Using coupons successfully can be a tricky thing to learn. However, if you take the time to learn to use them correctly and ethically, they will more than pay off in the end. In this lesson, we’re going to go over the basics of using them.
Reading the Coupon
First, lets look at the types of coupons available. Currently available are manufacturers coupons, store coupon and digital or e-coupons. There are certain things that ALL coupons will have. This includes the expiration date, coupon information section, type of coupon (manufacturer or store), and legal information.
First let’s look at a manufacturer coupon:
In this example, I’ve used an image of an expired printable coupon. You’ll see the in the top row of the coupon we have both the type of coupon and the expiration date. In this case, it is a manufacturer coupon that expires on 1/26/2011. The expiration date means that this coupon MUST HAVE been used by 1/26/2011 or it is no longer valid. The manufacturer coupon means that the manufacturer issued this coupon and it can be used any place that accepts coupons.
Below that you will see “Save $3.00 on One (1) BENGAY Pain Relief + Massage product.” This is the coupon information section. This section tells you what you have to purchase and how many of those items you must purchase in order to use the coupon. You’ll notice that it says “excluding trial sizes.” That means that this coupon is NOT valid on trial sizes and must be used on a full sized product.
Next you see the legal information for the coupon. This section contains all of the necessary mumbo jumbo information for the coupon. You want to pay attention to this area because it contains the remit to address (the address the store send the coupon to redeem), any limits (like 4 per shopping trip) and all legal info.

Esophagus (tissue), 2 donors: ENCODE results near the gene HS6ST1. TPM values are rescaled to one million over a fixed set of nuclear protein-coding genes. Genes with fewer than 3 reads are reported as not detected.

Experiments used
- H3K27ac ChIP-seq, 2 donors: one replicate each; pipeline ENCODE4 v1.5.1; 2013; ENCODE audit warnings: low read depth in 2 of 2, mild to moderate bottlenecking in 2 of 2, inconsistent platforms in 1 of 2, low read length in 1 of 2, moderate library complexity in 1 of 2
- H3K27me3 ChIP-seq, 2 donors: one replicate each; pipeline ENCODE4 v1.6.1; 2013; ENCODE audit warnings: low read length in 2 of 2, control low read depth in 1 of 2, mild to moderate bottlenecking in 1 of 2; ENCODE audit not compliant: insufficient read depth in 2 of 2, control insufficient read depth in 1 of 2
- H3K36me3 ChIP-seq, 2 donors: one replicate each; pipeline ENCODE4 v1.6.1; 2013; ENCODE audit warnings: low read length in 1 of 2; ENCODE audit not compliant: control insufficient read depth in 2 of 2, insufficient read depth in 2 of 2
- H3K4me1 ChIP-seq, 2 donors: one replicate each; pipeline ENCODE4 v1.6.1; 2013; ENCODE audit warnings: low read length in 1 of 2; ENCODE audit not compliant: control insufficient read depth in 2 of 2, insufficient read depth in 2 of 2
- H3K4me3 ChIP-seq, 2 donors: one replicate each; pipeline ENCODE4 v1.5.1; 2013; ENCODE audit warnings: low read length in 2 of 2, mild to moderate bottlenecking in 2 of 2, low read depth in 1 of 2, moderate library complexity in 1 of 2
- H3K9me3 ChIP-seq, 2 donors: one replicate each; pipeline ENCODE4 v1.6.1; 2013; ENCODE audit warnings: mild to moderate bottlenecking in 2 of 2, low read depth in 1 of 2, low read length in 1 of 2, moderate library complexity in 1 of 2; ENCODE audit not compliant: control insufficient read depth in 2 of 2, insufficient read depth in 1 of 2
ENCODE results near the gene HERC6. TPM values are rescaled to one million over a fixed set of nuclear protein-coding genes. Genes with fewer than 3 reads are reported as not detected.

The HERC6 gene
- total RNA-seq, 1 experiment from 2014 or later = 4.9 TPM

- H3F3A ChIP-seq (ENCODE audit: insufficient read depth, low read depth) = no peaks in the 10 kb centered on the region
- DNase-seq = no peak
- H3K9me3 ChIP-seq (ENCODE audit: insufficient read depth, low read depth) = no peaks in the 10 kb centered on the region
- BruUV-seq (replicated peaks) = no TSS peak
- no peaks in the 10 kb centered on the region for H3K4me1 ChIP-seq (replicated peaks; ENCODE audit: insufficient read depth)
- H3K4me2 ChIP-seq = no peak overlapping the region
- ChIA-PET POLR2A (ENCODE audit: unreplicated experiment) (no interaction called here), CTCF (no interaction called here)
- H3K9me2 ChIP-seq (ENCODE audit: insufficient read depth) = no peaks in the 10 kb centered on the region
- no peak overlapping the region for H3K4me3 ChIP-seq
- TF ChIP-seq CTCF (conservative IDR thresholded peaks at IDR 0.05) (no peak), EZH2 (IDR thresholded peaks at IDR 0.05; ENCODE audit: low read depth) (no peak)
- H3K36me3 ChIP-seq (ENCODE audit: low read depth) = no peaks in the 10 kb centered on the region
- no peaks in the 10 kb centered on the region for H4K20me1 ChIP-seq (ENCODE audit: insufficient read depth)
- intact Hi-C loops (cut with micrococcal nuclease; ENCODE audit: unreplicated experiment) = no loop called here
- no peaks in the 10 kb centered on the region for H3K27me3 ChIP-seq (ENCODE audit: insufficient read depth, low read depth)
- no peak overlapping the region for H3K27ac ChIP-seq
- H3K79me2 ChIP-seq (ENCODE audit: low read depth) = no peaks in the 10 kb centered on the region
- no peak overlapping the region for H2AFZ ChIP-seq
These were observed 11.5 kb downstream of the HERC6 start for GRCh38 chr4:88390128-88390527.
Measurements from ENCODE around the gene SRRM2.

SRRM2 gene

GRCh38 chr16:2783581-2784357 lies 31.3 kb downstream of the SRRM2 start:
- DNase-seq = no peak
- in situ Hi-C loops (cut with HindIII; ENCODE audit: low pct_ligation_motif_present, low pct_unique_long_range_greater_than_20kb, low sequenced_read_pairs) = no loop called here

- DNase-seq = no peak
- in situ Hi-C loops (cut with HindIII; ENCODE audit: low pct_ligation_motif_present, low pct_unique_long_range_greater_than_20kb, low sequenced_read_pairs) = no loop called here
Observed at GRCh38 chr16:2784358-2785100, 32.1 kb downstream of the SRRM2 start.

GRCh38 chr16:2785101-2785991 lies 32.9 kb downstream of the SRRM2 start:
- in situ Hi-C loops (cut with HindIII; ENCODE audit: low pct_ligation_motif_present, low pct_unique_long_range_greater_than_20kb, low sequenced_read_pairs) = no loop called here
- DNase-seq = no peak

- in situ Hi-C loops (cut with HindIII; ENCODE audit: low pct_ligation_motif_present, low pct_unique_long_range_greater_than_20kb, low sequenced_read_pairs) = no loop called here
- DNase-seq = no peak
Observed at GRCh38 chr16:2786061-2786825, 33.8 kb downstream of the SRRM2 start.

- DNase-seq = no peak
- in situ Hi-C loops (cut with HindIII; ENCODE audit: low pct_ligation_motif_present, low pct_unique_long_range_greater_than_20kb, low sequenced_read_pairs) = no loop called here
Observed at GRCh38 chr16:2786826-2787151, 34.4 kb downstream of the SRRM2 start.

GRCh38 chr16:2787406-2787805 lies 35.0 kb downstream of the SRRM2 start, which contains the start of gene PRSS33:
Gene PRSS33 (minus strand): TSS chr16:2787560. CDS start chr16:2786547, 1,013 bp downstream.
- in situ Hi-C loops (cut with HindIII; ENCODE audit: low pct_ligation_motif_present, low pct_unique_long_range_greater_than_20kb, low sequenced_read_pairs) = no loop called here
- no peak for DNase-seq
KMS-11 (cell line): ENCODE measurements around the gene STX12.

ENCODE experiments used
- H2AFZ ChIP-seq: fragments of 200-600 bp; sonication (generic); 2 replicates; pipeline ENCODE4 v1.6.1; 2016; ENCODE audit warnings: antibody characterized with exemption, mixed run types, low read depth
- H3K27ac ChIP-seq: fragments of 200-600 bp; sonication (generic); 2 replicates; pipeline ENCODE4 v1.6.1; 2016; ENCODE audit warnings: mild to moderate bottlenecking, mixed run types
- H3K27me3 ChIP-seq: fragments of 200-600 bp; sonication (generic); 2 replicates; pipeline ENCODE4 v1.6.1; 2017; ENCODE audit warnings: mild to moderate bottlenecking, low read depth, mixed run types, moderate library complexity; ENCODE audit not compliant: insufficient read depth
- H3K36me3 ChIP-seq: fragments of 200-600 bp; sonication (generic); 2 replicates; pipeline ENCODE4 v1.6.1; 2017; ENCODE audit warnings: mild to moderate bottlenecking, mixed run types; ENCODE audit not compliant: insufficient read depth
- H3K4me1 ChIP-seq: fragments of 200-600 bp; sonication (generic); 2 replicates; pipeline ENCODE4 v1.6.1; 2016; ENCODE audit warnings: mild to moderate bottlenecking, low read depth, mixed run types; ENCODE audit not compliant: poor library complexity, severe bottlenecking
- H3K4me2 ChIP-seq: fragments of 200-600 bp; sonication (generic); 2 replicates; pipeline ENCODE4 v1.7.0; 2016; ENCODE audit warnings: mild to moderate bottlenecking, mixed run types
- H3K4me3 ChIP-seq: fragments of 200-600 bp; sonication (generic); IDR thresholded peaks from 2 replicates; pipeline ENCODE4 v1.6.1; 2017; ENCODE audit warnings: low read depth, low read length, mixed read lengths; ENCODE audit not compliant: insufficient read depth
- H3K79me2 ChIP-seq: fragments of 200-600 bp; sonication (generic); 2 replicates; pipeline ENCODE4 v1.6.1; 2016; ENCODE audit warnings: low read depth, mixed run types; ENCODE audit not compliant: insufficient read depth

Store coupons are done pretty much the same, with the exception that the coupon type section will say “X coupon” (as in Target coupon or Publix coupon)
Digital or E-coupons are coupons that are loaded onto your shopper card for a specific store. They can only be used at that store and are “scanned” when your shoppers card is scanned and you have the correct item/number of items needed for the coupon to redeem.
The Actual Useage of Coupons:
I had a reader email me the other day and ask about this so I wanted to explain it. Say you have a coupon that says “Save 1.50 off 2 Tide products, 32 load or larger,” in order to use this coupon you MUST purchase 2 32 load packages of Tide detergent. You can not buy 1 package and still use this coupon and if you purchase 3, the coupon will deduct only $1.50 from the 3. This does not mean $1.50 off each bottle, it means $1.50 off 2 bottles as a whole.
Some stores will allow your coupons to double. In my area, Kroger, Giant Eagle and Meijer all double. What this means is that in my case, at my Kroger (which doubles to .99) a .75 off coupon will become 1.50 off but a $1.00 off coupon will remain at $1.00. Doubling coupons can be a GREAT way to really rack up some additional savings. Contact your local store to see if they double coupons. Make sure to ask them about the $$ amount it’s limited to and any limits for the # of coupons you can use per transaction.
Same principle as double coupons and if you have a store that triples? I want to live where you do. LOL!
Go run and grab a current Procter and Gamble coupon. Go on, I’ll wait.
Remember where the legal info section is? Read it. “Limit 4 like coupons per transaction.” What does this mean? Well first, let’s make sure you understand what a transaction is. This is something that is misunderstood A LOT in the couponing world. Each time you pay for something it is a transaction. So if I go thru the line and I have 40 items that I split up into groups of 20, I pay twice, that is 2 transactions. A purchase is each item. If I have 10 toothbrushes, that is 10 purchases.
Procter and Gamble coupons (as well as some others) have a limit of how many can be used per transaction. You MUST follow the rules on this or the manufacturer can refuse to redeem the coupon and the store ends up losing money.
Those are the basics. Hopefully it’s enough to get you started. As always, if you have ANY questions at all, please feel free to contact me using the email button (looks like an envelope) to your right.